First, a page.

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The holiday season is here!

You may still be a little full from Thanksgiving and ready for some more feasting and partying, but don’t forget to take care of business before it’s too late! This is the last month for you to make sure you are prepared for an easy 2023 tax season.

As you know and have most likely experienced as a business leader, it is easy to let simple end of year items fall through the cracks. We decided to make a list of these items for you so you can focus on getting that money train roaring early in 2023 instead of dealing with hair pulling annoying tasks after the fact.

  1. Confirm employee  information
    1. Name, Address, Phone #
    2. Social Security Numbers
    3. Wage, Salary Rates, and Deductions
    4. W-4 changes for the new year (marital status and dependent changes)
    5. Direct Deposit information
  2. Verify time- off balances
  3. Reconcile PTO balances
  4. Contractor information
    1. Updated and signed W2/9 forms
    2. Address, Phone
    3. Contractor WC waivers
    4. Contractor proof of WC/Gen liability
    5. Direct deposit information
  5. Forms
    1. W2/W3 (in-house employees)
    2. 1099-NEC (sub contractors)
    3. 940 – Filed with the IRS by businesses with one or more employees, and used to determine the employer’s federal unemployment tax (FUTA) which is based on the business’s annual payroll.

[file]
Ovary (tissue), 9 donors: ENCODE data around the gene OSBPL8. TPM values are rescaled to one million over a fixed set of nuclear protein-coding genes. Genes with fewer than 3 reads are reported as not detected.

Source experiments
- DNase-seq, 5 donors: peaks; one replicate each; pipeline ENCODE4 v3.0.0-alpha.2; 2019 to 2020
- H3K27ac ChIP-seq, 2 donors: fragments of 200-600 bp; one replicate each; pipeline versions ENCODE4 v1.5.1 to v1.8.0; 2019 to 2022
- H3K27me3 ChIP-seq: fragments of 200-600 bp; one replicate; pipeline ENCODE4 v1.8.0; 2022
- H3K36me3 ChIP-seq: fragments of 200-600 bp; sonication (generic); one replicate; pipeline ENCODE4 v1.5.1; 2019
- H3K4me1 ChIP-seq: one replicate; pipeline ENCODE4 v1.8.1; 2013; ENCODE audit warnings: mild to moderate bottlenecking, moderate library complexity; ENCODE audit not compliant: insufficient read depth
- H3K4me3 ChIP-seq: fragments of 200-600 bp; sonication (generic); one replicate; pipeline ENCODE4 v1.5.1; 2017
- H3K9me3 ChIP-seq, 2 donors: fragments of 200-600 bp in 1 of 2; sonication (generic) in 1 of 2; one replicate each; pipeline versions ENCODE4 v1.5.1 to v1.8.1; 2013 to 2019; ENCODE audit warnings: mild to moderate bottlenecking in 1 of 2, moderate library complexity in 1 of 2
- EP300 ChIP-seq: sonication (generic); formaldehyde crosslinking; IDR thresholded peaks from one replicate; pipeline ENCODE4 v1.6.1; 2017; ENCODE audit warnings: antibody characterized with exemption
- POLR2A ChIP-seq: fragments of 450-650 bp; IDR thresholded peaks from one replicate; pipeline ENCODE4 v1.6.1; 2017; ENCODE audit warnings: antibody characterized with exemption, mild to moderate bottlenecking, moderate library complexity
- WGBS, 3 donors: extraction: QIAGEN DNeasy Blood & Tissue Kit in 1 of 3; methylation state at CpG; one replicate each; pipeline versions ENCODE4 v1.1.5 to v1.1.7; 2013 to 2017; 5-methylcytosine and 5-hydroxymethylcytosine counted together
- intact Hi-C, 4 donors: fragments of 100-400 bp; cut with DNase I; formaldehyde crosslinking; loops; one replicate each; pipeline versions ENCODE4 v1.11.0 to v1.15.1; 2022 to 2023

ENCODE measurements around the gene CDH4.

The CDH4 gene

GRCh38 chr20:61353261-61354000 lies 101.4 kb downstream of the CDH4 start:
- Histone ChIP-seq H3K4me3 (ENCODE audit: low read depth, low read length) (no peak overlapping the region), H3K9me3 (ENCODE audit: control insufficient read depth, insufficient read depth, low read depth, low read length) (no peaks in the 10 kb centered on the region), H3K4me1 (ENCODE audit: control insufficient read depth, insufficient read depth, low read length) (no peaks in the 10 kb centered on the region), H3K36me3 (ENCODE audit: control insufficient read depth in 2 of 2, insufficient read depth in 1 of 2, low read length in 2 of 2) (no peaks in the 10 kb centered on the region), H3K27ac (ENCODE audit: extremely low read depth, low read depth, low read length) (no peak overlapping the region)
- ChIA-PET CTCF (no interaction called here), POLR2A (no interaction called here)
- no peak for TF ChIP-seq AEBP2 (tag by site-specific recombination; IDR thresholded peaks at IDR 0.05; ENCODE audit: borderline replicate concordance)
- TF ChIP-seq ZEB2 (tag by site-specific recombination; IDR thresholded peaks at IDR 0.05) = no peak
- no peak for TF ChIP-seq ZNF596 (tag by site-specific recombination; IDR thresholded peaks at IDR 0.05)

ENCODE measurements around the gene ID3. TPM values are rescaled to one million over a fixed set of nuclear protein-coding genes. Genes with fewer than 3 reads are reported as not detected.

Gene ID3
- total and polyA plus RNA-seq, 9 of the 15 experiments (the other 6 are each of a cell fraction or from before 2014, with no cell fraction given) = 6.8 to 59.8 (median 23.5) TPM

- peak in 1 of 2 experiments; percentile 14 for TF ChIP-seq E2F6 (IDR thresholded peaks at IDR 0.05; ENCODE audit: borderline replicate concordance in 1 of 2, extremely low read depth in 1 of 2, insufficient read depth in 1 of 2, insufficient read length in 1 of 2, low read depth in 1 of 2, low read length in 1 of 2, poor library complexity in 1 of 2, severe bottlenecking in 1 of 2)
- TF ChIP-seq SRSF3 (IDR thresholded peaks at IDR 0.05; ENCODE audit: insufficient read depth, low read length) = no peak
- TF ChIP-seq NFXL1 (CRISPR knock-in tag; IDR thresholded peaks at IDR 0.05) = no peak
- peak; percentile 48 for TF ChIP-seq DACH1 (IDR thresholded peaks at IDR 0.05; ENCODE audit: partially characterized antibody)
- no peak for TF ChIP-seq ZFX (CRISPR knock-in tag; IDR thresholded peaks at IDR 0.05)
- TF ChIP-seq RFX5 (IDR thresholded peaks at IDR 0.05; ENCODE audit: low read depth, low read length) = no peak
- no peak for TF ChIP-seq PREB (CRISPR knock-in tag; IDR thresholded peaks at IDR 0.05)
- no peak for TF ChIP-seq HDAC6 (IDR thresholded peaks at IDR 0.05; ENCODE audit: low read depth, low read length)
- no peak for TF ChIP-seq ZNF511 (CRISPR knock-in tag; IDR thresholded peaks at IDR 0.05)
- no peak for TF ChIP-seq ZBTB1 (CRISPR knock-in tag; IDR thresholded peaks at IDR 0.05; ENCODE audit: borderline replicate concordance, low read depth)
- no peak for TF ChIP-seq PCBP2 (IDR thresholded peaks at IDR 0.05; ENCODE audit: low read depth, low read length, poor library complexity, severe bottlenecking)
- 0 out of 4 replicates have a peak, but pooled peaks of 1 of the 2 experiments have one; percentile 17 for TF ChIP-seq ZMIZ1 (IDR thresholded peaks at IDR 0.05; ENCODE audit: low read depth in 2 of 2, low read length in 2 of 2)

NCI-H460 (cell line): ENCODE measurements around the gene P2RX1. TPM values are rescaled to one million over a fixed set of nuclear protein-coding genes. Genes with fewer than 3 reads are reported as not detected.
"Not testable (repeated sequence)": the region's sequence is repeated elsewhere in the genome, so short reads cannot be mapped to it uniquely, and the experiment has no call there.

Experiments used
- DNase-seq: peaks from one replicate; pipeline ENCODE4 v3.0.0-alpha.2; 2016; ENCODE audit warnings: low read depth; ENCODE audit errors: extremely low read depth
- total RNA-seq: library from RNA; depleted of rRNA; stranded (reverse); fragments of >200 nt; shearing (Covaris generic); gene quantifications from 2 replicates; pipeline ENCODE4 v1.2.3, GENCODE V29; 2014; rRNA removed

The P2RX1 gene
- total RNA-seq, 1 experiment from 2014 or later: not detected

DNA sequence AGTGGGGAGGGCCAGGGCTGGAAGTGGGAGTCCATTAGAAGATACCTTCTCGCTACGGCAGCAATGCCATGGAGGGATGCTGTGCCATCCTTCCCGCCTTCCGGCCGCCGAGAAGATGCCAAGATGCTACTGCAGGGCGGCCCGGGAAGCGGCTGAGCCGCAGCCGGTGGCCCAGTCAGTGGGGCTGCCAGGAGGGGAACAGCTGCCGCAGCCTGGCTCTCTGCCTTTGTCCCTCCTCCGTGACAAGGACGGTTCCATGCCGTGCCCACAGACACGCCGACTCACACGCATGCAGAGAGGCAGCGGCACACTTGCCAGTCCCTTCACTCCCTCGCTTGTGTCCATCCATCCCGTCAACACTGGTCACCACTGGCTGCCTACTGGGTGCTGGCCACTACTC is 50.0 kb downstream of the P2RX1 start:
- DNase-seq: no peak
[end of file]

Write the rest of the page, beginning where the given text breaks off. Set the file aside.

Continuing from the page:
4. 941 – Due quarterly and used to report wage withholding for income taxes as well as the employees’ share of Social Security and Medicare (FICA) taxes, plus the employer’s share of FICA.
    5. 944 – Applies to employers with annual tax liability who withheld federal income tax, FICA (employee and employer share) totaling $1,000 or less.
    6. 1095 –As part of the Affordable Care Act, if you have an average of more than 50 full-time employees, including full-time equivalents, during the preceding calendar year or your business is self-insured, you must file Form 1095 with the IRS. Self-insured small businesses must file Form 1095-B to report information on individuals provided minimum essential coverage, and employers with more than 50 employees must file Form 1095-C on health insurance coverage offered to full-time employees and their dependents and if self-insured, they must also provide information on individuals enrolled in coverage. Failure to file or furnish these forms in a timely manner could lead to penalties.
  6. Review upcoming regulations
    1. Review your states minimum wage
    2. Update compliance posters
    3. New W-4 forms
    4. Unemployment changes
    5. Workers Comp regulations
    6. Worker Comp Officer state waiver

Merry Christmas and we wish you a Prosperous 2023!

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